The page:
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Rehabilitation of Offenders Act 1974

Volume 575: debated on Thursday 13 February 2014

I am today announcing the Government plan to commence reforms to the Rehabilitation of Offenders Act 1974 on 10 March 2014. These reforms are important in supporting our wider agenda on transforming rehabilitation. We know that obtaining employment can be an important factor in reducing reoffending and these reforms will help more people who have shown that they have put their offending behaviour behind them to get back into productive work. The provisions will reduce the period of time during which some offenders may have to disclose their convictions to prospective employers—the rehabilitation period. I should emphasise, however, that public protection will not be compromised. It will remain the case that fuller disclosure of cautions and convictions will continue to apply to a range of sensitive occupations and activities. In addition, the most serious convictions will remain subject to disclosure for any job.

The measures being commenced are contained in sections 139 and 141 and schedule 25 to the Legal Aid, Sentencing and Punishment of Offenders Act 2012. These reforms shorten the rehabilitation periods for most convictions, after which they are considered to be “spent” and need no longer be disclosed for most purposes. The changes also extend the scope of the 1974 Act as it applies in England and Wales so that custodial sentences of up to, and including, 48 months may become spent. Previously the longest custodial sentence which could become spent was 30 months. The reforms will act retrospectively.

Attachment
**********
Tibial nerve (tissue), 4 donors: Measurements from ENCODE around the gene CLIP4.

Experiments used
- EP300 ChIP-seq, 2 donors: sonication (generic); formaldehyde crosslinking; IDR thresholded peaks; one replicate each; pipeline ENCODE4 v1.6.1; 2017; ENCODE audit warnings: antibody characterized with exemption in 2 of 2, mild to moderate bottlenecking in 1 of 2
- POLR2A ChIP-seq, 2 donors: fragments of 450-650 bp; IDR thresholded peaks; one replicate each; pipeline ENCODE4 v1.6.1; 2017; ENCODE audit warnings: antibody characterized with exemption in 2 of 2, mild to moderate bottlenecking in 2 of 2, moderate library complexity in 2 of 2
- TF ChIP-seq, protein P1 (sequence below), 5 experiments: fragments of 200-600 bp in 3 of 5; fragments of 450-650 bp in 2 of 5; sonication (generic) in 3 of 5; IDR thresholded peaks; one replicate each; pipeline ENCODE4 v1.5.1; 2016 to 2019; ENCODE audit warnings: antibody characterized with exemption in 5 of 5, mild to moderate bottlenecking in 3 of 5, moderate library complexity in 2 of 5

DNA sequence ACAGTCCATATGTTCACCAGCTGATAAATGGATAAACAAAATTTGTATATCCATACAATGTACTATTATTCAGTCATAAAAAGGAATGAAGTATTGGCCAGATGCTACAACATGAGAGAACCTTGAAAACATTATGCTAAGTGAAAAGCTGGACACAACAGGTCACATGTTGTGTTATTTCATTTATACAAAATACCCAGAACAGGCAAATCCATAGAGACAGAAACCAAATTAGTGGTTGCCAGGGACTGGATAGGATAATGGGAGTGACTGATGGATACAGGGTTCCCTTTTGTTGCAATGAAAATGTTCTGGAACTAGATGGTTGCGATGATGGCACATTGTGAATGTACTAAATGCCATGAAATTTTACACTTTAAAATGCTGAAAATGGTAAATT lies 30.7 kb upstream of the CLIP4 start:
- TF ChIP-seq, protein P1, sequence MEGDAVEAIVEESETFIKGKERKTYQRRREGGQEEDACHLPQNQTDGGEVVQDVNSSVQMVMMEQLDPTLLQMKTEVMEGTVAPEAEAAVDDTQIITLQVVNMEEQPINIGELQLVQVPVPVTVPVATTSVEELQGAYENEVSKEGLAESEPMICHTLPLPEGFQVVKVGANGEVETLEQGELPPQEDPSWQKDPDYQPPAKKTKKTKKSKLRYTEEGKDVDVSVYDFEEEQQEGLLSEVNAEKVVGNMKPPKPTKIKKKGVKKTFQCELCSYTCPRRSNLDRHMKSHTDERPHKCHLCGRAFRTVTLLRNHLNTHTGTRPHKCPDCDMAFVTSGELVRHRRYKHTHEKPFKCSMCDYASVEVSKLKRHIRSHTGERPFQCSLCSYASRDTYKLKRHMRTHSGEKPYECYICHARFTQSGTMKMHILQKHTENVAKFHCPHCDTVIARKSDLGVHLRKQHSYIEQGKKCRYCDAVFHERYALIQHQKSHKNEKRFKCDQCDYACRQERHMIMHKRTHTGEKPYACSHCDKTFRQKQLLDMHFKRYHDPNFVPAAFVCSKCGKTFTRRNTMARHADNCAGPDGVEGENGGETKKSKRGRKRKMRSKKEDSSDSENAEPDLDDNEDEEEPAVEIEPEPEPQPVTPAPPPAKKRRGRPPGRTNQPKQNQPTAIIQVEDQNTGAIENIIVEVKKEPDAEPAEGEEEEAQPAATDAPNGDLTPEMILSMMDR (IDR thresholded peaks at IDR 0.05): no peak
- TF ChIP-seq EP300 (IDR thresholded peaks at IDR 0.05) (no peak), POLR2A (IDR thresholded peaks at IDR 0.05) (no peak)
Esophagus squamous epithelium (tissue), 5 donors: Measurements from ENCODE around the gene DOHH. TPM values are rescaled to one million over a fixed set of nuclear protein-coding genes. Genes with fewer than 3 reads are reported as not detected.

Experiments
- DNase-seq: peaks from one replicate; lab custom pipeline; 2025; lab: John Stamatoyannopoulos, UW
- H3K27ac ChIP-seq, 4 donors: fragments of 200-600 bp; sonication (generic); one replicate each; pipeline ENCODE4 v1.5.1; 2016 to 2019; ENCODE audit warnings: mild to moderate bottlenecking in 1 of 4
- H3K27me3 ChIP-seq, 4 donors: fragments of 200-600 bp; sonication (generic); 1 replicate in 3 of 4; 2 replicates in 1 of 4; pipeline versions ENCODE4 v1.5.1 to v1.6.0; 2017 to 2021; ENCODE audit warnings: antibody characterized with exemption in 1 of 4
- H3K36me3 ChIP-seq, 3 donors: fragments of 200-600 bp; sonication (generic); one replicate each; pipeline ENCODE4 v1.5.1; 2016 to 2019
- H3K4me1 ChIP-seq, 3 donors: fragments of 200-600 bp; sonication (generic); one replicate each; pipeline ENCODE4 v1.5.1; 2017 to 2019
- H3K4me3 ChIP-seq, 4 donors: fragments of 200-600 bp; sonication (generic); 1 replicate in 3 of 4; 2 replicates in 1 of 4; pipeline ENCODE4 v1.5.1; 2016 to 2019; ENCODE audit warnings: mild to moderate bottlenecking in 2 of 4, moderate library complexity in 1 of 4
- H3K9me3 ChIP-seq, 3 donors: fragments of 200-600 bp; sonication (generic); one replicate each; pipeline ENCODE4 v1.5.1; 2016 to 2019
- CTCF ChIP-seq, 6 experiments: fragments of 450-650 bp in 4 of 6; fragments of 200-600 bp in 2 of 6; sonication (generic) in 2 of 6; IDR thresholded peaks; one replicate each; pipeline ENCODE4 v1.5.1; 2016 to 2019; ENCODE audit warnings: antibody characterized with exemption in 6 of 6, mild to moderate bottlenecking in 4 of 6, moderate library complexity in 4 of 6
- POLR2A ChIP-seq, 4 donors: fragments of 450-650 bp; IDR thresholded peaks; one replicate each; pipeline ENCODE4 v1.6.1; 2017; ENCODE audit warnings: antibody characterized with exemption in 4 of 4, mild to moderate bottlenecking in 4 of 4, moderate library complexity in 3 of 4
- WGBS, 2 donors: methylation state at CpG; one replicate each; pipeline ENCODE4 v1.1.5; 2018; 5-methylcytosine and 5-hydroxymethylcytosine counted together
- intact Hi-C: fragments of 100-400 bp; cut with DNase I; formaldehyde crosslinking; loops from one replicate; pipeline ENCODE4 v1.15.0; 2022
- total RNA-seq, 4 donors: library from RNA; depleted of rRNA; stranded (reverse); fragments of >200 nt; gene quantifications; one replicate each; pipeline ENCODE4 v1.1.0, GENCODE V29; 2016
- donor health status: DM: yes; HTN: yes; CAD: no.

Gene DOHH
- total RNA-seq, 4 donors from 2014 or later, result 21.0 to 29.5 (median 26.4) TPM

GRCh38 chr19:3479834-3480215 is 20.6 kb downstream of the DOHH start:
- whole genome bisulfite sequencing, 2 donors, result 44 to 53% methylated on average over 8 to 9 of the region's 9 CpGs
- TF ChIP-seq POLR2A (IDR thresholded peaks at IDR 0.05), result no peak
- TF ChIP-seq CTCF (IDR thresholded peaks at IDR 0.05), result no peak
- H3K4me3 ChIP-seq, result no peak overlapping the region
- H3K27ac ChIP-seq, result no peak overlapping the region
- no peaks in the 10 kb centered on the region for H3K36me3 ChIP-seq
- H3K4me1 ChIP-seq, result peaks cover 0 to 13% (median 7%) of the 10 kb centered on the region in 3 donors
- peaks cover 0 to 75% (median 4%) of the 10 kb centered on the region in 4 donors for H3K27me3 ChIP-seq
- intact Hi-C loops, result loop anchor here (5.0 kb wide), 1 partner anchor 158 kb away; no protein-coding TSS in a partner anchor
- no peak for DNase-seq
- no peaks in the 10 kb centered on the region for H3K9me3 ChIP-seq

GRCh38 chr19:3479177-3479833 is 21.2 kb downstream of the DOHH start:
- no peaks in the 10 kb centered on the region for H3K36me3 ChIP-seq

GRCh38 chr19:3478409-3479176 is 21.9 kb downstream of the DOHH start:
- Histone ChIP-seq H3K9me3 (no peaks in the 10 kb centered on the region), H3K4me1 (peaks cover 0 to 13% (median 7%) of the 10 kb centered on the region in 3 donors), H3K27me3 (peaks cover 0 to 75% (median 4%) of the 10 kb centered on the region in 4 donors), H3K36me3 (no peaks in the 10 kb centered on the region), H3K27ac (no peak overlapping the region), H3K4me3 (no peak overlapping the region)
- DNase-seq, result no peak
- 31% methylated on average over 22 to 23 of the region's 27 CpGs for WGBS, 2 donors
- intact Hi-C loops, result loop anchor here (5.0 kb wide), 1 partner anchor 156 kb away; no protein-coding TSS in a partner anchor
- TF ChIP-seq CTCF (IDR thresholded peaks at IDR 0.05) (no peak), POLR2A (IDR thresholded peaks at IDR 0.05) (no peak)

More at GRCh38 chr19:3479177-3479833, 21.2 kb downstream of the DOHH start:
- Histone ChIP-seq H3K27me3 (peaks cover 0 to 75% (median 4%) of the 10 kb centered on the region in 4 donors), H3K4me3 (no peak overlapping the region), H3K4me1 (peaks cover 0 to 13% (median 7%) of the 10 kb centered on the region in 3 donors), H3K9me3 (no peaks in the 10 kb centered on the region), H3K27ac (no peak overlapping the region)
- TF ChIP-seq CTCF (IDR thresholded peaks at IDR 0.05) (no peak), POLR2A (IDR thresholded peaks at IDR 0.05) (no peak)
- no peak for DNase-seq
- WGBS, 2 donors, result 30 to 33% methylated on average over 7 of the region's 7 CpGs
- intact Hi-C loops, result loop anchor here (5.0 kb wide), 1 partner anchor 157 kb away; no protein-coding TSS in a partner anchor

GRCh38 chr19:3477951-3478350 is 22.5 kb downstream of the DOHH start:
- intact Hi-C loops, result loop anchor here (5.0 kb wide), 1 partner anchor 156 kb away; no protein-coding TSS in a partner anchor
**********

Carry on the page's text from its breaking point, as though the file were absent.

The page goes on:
These amendments to the 1974 Act apply in England and Wales only and impact on criminal conviction certificates, which show an individual’s unspent convictions. section 112 of the Police Act 1997 governs the issue of these certificates and it is also being commenced in England and Wales on 10 March to ensure that accurate criminal convictions certificates are available reflecting the revised rehabilitation periods in this jurisdiction.

The above reforms will also allow the Government to take steps to commence fully section 56 of the Data Protection Act 1998, the only provision in this Act not to be in force. Section 56 of the Data Protection Act 1998 will come into force shortly after the changes to the 1974 Act are commenced.